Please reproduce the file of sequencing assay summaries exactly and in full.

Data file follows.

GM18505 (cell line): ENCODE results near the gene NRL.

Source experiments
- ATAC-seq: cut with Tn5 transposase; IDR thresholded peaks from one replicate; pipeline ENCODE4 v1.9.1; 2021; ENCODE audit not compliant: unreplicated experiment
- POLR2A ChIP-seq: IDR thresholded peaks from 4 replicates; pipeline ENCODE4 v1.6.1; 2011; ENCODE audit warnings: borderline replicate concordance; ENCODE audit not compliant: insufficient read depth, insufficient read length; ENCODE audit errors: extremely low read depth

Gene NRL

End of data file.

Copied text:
GM18505 (cell line): ENCODE results near the gene NRL.

Source experiments
- ATAC-seq: cut with Tn5 transposase; IDR thresholded peaks from one replicate; pipeline ENCODE4 v1.9.1; 2021; ENCODE audit not compliant: unreplicated experiment
- POLR2A ChIP-seq: IDR thresholded peaks from 4 replicates; pipeline ENCODE4 v1.6.1; 2011; ENCODE audit warnings: borderline replicate concordance; ENCODE audit not compliant: insufficient read depth, insufficient read length; ENCODE audit errors: extremely low read depth

Gene NRL